Does a sap feeding marsupial choose trees with specific chemical characteristics?
Wallis, IR & Goldingray, RL 2014, 'Does a sap feeding marsupial choose trees with specific chemical characteristics?', Austral Ecology, vol. 39, no. 8, pp. 973-983.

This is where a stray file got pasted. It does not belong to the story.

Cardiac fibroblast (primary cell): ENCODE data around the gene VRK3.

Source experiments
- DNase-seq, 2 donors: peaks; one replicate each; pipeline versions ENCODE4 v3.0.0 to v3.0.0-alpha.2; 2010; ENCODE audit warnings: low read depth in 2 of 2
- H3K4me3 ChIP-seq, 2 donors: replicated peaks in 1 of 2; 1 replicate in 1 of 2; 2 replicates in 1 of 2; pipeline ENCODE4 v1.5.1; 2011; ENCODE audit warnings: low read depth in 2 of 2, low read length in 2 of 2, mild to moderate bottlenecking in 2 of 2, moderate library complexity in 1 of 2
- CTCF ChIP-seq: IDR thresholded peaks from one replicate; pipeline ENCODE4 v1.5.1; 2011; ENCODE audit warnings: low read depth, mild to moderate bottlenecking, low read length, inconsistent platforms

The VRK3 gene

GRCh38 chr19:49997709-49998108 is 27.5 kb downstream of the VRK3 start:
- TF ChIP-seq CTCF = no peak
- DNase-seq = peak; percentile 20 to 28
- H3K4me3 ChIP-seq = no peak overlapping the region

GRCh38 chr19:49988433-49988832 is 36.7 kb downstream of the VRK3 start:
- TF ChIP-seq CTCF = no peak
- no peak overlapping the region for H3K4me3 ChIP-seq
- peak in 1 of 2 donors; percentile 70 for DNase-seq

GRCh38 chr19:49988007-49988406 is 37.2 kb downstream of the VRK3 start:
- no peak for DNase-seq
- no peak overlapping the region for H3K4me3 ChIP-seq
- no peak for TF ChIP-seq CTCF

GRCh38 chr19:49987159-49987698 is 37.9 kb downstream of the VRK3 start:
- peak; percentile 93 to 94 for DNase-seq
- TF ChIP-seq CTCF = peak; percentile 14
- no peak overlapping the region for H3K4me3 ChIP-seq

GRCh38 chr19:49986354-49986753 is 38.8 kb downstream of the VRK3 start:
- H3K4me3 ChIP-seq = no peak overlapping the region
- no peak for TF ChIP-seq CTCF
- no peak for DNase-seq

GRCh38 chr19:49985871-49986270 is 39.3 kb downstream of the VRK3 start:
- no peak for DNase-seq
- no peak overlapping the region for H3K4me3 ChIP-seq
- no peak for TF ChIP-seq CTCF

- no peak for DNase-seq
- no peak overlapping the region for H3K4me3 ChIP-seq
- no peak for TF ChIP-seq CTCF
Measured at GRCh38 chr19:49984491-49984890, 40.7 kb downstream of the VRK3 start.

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Only about 20 vertebrate species are known to feed regularly on tree sap. One of these is the yellow-bellied glider (Petaurus australis), a marsupial that obtains between 16% and 80% of its diet from eucalypt sap. We reviewed the literature on sap feeding by the yellow-bellied glider and identified 10 species from which it most frequently obtains sap. These species come mainly from a few sections of the subgenusSymphyomyrtus, which accounts for two-thirds of over 2000 sap trees reported, but more specifically sections Latoangulatae and Maideniiwithin this subgenus. Some of these key species contain relatively high concentrations of foliar nutrients and each is an important food tree for at least one of the arboreal folivores – koala (Phascolarctos cinereus), greater glider (Petauroides volans), and common ringtail (Pseudocheirus peregrinus) and brushtail possums (Trichosurus vulpecula). Because yellow-bellied gliders, like the arboreal folivores, prefer to feed from certain individuals within a species, we hypothesized that these trees possess a unique chemical signature that links sap-feeding with the concentrations of available nitrogen and formylated phloroglucinol compounds in leaves – the nutritive and defensive chemicals that influence feeding on these species by marsupial folivores. We tested this hypothesis in samples of leaves and bark collected from E. punctata and E. viminalis but found no link between chemistry and sap feeding and conclude that other aspects of an individual tree, such as sap flow or sap chemistry, determine whether gliders will target it for sap.